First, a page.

It’s out on the open road where the Urus will spend most of its time and in this environment, this SUV is nothing short of wonderful. The way it builds speed puts you in mind of an electric car, with its instant takeoff and build of speed – there’s plenty of torque. But the sound is very un-EV, of course. That V8 isn’t quite as angry as others, but it does have a rich and intoxicating note.
Acceleration is one thing (and covering the quarter in high 11s isn’t mucking around) but the Urus is actually more adept at carving up corners. It puts its torque vectoring to good use, enabling the Urus to tuck into tighter and tighter radiuses that seem impossible. The SUV’s anti-roll bars make it sit flat and it never washes into understeer, instead asking you to push harder. Remember the old Mitsubishi Evo 8? Yep, it’s like that.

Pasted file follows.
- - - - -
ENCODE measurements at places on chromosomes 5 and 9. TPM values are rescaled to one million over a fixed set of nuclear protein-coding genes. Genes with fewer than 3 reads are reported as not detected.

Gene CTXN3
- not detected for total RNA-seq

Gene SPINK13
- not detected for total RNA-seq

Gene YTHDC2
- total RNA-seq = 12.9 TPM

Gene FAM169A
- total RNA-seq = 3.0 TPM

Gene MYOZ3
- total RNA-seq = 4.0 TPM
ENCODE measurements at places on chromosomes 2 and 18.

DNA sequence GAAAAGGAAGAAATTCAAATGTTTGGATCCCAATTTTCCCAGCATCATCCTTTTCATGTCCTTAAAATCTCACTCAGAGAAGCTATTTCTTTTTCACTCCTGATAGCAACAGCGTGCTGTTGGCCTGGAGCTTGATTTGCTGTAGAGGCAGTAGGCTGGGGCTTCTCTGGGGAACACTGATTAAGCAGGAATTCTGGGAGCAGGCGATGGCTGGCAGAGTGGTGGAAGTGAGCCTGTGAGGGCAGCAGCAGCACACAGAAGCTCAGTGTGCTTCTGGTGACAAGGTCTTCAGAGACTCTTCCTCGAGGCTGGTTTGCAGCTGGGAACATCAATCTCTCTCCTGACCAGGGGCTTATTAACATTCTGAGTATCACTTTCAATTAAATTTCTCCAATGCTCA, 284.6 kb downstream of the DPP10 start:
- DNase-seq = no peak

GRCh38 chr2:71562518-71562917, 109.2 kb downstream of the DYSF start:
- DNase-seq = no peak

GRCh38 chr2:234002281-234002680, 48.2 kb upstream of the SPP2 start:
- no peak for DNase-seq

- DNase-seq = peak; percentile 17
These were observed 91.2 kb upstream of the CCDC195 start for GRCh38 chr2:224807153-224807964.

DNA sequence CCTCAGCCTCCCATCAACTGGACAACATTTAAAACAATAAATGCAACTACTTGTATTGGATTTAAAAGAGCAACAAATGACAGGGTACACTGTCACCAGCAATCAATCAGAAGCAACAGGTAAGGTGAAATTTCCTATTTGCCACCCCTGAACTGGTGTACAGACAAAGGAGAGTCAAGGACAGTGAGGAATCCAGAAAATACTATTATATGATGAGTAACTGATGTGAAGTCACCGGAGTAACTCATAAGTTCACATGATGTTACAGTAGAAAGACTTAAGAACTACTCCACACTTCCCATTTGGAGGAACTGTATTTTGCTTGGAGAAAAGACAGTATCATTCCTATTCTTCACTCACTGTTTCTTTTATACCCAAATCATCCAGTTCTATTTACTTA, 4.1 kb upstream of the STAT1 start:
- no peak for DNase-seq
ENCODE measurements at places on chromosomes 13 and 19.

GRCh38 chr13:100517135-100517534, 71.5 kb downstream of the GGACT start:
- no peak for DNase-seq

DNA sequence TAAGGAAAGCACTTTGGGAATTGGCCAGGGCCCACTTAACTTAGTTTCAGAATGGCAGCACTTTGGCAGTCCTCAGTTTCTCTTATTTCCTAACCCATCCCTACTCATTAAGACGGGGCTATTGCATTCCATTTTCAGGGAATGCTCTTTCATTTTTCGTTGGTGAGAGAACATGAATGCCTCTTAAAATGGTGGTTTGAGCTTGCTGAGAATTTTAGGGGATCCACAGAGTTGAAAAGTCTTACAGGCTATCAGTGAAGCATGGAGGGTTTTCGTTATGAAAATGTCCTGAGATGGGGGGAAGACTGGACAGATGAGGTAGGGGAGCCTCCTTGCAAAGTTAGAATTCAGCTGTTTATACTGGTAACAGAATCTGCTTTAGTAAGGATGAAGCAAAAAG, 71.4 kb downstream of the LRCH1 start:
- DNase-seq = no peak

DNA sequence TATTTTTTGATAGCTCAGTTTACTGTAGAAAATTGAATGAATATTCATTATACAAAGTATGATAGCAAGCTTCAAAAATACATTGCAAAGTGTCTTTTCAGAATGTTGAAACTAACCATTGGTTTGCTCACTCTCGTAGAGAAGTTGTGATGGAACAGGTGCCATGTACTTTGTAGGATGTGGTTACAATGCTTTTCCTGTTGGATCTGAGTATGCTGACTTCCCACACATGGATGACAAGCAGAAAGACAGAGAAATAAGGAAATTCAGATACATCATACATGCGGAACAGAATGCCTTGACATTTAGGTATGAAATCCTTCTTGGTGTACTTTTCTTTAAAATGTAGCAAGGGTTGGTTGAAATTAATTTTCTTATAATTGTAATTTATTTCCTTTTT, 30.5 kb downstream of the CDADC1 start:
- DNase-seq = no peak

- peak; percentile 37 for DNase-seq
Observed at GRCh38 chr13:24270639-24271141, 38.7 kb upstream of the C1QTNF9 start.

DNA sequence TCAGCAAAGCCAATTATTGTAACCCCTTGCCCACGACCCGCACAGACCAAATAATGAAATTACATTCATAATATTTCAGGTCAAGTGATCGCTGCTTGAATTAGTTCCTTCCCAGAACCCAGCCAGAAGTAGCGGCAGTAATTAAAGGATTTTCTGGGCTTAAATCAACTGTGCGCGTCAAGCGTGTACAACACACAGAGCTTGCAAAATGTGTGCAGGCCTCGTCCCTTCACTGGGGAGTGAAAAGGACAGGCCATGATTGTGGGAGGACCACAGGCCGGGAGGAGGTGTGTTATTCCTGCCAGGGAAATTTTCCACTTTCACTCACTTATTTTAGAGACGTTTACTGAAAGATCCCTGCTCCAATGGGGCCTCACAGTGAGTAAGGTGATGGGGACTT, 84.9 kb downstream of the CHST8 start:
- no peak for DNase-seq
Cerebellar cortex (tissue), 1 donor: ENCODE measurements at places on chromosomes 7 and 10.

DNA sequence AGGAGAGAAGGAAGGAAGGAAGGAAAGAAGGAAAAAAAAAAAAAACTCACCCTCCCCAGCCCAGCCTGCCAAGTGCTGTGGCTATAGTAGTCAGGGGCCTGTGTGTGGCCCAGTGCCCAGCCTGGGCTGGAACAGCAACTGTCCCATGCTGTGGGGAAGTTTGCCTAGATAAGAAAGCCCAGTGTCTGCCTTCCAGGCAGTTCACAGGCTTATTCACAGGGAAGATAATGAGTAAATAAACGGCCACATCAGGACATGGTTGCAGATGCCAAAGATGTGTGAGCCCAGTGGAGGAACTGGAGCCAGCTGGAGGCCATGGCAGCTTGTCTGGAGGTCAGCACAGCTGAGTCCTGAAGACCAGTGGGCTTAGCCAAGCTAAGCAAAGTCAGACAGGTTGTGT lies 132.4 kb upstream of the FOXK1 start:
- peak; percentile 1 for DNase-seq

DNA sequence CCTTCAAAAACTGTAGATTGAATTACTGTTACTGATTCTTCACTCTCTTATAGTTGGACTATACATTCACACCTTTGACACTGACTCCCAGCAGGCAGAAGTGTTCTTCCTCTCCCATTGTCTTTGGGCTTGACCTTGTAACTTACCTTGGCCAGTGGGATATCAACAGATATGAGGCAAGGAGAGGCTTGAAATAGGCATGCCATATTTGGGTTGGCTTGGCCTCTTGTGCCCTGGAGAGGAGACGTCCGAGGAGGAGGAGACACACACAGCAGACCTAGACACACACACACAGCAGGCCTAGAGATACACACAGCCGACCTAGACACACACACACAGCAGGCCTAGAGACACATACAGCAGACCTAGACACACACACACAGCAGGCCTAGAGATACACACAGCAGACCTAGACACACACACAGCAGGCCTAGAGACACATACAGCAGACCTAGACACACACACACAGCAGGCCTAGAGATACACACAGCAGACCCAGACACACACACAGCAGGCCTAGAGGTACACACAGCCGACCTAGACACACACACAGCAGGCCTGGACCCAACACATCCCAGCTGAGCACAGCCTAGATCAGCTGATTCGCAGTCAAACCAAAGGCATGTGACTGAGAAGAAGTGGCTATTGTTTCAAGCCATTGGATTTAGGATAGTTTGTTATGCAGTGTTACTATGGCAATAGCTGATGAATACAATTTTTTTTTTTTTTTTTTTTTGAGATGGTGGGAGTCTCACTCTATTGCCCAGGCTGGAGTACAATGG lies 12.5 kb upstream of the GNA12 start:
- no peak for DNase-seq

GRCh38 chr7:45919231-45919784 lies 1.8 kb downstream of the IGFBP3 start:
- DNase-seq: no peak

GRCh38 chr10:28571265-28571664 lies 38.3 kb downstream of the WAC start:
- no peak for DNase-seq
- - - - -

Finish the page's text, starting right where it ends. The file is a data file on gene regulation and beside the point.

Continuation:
But unlike the Evo, the Urus looks and feels like a Lamborghini, creating aural drama with its turbocharged V8 and hinting at some much more ability than people realise. Remember, this isn’t a sports car, it’s an SUV. Keep that in mind.
It’s also dead simple to park, thanks to rear-wheel steering, which shortens the wheelbase and lessens the turning circle.
That you can mount kerbs and not be so precious about your supercar, while fitting four or five people plus all their gear makes this vehicle all the more special.
Yes, folks, this is the new everyday Lamborghini.
Photos: Jan Glovac Photography